Batman's gadgets are cooler, the character interactions are funnier, the danger is more deadly, and the villain is more epic than ever before. People have complained that it's too long, but to those people I say, follow the example of our NASA leaders and slap a diaper on, it's time to drive! I'd put this right up there with "Iron Man" in terms of great super-hero movies. I happen to hate mob movies, so I personally rank "Dark Knight" just below the other summer super blockbuster, but that's more a personal preference than anything wrong with the film.
I would say one thing, though, to any parents who, having enjoyed previous versions in comics or cartoons of the Caped Crusader and who are thinking of taking their young children to see the movie -- don't. This is not a kid's film. PG-13 rating aside, I'd have definitely given it an R for disturbing adult situations and intense violence (even when it takes place off-screen). The Joker is the kind of disturbing, warped villain no kid should be exposed to.
As for the individual performances ...
Christian Bale (Batman): I give Bale an "A-" on this one. He'd get a straight-up top mark if it weren't for the irritating double-habit of lisping and that husky fake Batman voice they make him use. I hate it. It sounds completely unnatural, and while I get that he wants to disguise his voice, I'd rather they used some sort of electronic filter. It'd fit more with the character and it wouldn't make the few hairs on my head stand on end. Nitpicks aside, though, Bale is to Batman what Daniel Craig is to James Bond -- bad-assery exemplified.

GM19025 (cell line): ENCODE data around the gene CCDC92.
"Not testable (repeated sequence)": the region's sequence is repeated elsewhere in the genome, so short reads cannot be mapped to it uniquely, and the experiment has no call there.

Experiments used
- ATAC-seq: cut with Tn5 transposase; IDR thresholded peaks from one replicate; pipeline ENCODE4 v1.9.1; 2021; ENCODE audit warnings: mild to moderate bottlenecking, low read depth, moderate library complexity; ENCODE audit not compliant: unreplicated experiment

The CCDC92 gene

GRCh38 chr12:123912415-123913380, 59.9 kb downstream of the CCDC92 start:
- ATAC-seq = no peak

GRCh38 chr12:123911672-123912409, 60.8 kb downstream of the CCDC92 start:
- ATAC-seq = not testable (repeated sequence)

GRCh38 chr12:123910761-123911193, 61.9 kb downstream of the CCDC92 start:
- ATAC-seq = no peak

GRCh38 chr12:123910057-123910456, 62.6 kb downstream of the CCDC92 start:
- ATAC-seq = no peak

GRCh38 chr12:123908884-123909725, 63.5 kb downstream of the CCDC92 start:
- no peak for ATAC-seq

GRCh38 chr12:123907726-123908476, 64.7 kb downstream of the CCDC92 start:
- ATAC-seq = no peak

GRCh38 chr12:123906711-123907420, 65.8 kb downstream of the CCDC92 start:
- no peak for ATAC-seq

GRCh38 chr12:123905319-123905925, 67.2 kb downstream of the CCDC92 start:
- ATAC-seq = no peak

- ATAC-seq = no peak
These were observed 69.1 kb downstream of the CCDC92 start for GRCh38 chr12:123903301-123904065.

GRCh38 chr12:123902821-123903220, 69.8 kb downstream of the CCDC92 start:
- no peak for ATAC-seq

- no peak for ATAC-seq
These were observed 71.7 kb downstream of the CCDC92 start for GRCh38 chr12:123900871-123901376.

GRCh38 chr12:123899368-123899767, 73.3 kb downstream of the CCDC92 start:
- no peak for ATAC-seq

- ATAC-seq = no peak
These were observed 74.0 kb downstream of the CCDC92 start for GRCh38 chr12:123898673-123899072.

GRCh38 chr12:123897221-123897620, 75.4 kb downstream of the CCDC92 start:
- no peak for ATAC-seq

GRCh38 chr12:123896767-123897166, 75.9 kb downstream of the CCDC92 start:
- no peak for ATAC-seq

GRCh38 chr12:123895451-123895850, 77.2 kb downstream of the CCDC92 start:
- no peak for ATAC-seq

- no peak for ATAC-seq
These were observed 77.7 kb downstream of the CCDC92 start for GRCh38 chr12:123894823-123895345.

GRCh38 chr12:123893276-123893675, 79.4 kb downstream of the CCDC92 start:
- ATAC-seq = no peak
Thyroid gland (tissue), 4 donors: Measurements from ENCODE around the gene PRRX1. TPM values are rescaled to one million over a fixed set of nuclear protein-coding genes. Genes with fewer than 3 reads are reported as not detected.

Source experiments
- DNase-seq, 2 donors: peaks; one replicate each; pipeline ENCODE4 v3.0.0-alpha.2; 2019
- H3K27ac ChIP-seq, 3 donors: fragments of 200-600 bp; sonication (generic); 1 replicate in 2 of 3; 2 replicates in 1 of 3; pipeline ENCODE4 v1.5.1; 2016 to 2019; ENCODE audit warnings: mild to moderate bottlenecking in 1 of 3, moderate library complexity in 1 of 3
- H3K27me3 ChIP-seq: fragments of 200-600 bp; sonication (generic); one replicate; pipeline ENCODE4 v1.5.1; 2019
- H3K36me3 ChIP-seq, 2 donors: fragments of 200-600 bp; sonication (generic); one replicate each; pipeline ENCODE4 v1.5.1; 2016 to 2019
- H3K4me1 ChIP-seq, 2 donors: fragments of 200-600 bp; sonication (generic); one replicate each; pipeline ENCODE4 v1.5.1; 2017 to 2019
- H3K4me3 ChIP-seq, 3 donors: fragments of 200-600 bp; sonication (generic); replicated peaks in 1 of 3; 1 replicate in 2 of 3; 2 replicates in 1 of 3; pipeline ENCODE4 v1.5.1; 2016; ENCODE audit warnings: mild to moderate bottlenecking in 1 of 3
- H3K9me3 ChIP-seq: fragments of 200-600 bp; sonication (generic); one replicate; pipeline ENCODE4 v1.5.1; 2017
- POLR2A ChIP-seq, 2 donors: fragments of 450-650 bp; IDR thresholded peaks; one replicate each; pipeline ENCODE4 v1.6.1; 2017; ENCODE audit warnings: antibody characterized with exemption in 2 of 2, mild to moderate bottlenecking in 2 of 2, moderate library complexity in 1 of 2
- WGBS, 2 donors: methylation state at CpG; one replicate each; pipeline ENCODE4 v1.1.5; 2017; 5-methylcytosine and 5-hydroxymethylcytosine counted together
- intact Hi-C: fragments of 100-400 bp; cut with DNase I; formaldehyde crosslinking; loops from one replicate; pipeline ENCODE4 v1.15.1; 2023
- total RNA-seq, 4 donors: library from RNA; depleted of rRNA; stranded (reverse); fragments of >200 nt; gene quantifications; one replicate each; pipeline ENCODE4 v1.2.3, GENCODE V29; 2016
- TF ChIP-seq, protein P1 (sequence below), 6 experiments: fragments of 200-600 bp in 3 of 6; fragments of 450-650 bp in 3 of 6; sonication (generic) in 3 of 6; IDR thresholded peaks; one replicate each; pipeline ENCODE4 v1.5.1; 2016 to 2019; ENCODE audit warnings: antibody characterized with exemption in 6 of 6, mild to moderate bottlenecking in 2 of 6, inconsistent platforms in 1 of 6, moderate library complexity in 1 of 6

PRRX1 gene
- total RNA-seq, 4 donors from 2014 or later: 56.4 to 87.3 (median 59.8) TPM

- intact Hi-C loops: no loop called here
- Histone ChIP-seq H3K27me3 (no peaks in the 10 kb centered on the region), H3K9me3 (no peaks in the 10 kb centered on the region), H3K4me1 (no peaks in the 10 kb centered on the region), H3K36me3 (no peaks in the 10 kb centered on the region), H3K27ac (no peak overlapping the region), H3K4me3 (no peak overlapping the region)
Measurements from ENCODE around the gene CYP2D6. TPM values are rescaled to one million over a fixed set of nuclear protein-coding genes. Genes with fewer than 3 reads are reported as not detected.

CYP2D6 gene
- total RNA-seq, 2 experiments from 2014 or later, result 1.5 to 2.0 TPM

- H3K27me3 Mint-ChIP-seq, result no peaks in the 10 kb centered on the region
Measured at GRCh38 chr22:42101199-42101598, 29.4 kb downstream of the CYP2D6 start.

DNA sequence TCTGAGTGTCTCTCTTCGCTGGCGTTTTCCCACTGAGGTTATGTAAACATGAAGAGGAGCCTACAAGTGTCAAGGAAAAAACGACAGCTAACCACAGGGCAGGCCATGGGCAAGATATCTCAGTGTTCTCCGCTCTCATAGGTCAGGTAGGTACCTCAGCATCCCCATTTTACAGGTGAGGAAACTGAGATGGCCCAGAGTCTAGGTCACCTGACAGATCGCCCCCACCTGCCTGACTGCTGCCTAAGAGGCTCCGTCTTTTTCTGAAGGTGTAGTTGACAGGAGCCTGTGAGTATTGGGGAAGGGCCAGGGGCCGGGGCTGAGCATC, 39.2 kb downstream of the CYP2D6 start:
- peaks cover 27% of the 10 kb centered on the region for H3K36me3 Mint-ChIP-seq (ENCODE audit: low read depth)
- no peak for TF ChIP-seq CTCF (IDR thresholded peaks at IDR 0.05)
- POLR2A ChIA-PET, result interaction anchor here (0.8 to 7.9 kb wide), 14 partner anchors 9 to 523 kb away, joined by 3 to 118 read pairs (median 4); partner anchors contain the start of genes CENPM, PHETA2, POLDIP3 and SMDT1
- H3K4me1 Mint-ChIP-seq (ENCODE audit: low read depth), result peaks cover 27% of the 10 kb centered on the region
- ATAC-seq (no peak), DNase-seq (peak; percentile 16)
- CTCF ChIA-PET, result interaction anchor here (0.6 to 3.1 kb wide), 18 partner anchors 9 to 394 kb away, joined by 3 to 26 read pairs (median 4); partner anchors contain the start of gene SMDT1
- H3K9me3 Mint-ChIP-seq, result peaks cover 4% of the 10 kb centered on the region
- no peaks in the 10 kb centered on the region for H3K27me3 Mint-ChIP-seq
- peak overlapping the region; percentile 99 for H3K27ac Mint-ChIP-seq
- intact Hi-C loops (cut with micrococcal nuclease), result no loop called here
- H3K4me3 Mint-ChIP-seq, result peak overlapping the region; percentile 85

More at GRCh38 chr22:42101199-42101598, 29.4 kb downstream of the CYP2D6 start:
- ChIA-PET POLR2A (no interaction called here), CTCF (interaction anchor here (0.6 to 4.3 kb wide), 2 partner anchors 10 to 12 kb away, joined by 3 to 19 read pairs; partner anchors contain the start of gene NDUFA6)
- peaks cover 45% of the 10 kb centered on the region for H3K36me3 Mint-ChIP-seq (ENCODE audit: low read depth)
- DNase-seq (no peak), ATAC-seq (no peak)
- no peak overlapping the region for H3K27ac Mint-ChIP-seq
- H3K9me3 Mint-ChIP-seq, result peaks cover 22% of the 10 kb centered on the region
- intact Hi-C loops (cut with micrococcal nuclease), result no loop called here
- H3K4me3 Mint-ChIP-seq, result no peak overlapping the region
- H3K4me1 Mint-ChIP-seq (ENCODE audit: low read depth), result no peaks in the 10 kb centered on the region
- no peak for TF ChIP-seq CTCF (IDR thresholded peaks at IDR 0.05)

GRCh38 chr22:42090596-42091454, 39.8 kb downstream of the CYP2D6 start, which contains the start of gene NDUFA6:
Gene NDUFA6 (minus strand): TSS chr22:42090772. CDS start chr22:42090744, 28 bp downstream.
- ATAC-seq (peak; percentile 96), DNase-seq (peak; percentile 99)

Heath Ledger (Joker): Even better than advertised. A disturbing, frenetic, evil performance by Ledger, easily the best super-villain role ever. Absolutely an A+.
Aaron Eckhart (Harvey Dent): B. Eckhart has the classic good looks to be a shining knight, but I never did buy the devilishness the part also called for. He needed some of the madness of Ledger to really make the role come alive. But, he was certainly serviceable.